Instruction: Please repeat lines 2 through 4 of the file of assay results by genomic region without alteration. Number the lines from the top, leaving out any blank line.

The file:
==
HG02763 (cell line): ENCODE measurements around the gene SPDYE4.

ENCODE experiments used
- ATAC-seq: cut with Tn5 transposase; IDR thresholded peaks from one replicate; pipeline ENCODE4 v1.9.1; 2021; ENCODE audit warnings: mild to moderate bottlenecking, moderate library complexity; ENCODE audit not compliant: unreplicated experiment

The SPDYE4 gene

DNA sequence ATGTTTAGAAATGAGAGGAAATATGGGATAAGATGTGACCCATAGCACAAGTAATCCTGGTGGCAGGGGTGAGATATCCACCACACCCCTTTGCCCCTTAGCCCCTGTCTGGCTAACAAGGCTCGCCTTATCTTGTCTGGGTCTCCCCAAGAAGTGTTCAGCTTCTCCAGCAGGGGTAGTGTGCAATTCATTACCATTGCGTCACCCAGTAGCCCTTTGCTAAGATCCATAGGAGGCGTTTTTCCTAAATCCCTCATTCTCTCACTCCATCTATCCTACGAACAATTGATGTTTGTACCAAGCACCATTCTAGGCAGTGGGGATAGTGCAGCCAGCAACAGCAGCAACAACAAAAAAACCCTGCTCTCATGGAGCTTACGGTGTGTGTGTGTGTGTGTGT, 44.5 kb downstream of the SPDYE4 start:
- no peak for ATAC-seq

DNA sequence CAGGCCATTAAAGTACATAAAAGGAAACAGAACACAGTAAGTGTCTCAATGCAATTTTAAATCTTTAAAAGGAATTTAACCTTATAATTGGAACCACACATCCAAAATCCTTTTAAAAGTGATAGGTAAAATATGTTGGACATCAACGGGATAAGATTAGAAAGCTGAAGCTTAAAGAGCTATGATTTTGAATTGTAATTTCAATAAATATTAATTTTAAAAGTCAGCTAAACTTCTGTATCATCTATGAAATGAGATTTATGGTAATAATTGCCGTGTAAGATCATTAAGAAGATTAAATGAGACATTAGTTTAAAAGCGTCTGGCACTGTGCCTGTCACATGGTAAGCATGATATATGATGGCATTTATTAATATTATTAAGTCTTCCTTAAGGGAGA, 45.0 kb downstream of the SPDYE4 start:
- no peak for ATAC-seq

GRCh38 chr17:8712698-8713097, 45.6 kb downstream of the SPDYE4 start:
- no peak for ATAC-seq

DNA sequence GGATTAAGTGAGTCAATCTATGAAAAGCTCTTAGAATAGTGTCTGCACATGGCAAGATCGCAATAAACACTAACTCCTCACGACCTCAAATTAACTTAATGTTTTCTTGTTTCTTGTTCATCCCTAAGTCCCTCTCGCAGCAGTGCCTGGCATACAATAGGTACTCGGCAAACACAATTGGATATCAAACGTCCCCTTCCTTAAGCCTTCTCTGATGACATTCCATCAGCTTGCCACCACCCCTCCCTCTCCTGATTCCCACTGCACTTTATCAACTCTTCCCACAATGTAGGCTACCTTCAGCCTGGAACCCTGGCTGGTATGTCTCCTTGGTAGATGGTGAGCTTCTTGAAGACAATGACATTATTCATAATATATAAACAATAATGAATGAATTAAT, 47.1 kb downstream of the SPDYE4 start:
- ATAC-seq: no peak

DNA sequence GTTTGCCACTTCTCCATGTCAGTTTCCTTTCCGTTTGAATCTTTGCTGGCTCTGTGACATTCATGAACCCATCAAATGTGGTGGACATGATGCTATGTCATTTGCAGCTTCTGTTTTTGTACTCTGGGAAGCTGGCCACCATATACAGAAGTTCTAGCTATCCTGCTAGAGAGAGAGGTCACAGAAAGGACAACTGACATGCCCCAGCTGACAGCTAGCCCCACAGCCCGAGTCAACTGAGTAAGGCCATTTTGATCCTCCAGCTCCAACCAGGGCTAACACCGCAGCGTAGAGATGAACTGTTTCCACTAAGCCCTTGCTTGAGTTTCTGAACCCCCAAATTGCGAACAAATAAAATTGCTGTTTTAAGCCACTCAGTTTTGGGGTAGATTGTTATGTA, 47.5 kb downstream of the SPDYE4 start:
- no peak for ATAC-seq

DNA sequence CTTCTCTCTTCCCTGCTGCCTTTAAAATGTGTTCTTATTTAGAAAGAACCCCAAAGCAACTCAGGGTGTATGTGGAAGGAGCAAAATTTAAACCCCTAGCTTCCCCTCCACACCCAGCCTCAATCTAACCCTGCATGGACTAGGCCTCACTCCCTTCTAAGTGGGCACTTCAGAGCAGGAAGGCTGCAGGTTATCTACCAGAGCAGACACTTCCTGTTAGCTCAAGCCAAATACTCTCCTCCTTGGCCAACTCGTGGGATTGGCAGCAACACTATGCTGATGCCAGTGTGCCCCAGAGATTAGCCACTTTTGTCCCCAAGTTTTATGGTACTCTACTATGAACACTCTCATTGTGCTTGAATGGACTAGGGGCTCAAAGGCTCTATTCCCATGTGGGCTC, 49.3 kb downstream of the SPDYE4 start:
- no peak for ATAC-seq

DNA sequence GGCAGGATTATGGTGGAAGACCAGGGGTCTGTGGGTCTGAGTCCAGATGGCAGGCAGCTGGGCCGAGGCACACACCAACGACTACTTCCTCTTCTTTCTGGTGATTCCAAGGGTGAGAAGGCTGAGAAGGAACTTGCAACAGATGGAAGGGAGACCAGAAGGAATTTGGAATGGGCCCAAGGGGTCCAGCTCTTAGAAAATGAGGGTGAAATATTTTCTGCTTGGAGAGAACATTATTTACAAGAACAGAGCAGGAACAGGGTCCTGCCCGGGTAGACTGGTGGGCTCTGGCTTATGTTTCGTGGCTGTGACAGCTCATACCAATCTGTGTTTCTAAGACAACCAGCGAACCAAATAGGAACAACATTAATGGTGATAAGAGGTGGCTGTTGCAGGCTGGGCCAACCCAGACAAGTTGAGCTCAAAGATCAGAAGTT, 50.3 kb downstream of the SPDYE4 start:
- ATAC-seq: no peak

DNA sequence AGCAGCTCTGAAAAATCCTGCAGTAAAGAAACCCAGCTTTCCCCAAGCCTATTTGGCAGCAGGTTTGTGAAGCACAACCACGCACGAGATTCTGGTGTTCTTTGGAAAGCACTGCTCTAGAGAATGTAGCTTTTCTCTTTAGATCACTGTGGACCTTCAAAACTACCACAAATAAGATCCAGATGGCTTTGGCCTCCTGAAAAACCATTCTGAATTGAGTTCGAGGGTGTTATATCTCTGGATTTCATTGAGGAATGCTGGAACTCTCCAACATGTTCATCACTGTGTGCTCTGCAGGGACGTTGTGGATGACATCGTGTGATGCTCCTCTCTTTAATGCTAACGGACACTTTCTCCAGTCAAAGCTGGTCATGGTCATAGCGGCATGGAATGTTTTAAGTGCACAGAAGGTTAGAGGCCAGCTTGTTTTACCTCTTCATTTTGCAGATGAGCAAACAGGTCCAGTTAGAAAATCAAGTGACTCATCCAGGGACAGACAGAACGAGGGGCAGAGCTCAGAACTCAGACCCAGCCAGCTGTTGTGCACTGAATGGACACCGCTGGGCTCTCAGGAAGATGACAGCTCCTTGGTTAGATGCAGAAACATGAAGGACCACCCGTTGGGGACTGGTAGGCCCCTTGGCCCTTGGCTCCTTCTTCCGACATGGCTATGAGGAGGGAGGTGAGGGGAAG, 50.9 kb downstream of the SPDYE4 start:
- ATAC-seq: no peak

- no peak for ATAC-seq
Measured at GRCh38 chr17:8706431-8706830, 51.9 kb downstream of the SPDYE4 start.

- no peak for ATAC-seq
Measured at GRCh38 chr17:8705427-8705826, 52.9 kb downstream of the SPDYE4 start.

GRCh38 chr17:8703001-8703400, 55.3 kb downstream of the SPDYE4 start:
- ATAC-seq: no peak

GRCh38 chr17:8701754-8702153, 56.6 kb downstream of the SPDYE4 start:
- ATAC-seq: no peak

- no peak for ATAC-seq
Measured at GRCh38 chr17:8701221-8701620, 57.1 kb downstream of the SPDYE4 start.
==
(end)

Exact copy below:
ENCODE experiments used
- ATAC-seq: cut with Tn5 transposase; IDR thresholded peaks from one replicate; pipeline ENCODE4 v1.9.1; 2021; ENCODE audit warnings: mild to moderate bottlenecking, moderate library complexity; ENCODE audit not compliant: unreplicated experiment

The SPDYE4 gene